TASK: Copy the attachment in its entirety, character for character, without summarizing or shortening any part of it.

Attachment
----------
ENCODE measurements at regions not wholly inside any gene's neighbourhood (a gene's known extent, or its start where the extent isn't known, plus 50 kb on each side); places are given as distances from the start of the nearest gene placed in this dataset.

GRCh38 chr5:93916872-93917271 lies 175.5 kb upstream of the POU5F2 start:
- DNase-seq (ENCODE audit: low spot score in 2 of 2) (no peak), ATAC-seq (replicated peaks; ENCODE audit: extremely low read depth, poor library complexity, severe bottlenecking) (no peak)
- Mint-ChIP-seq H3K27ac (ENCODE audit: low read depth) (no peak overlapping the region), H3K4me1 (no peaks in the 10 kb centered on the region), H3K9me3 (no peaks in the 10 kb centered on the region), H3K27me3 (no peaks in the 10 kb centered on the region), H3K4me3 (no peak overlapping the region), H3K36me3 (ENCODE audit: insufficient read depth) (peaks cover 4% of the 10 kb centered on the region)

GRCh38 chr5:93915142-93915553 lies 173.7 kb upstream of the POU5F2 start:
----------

ENCODE measurements at regions not wholly inside any gene's neighbourhood (a gene's known extent, or its start where the extent isn't known, plus 50 kb on each side); places are given as distances from the start of the nearest gene placed in this dataset.

GRCh38 chr5:93916872-93917271 lies 175.5 kb upstream of the POU5F2 start:
- DNase-seq (ENCODE audit: low spot score in 2 of 2) (no peak), ATAC-seq (replicated peaks; ENCODE audit: extremely low read depth, poor library complexity, severe bottlenecking) (no peak)
- Mint-ChIP-seq H3K27ac (ENCODE audit: low read depth) (no peak overlapping the region), H3K4me1 (no peaks in the 10 kb centered on the region), H3K9me3 (no peaks in the 10 kb centered on the region), H3K27me3 (no peaks in the 10 kb centered on the region), H3K4me3 (no peak overlapping the region), H3K36me3 (ENCODE audit: insufficient read depth) (peaks cover 4% of the 10 kb centered on the region)

GRCh38 chr5:93915142-93915553 lies 173.7 kb upstream of the POU5F2 start: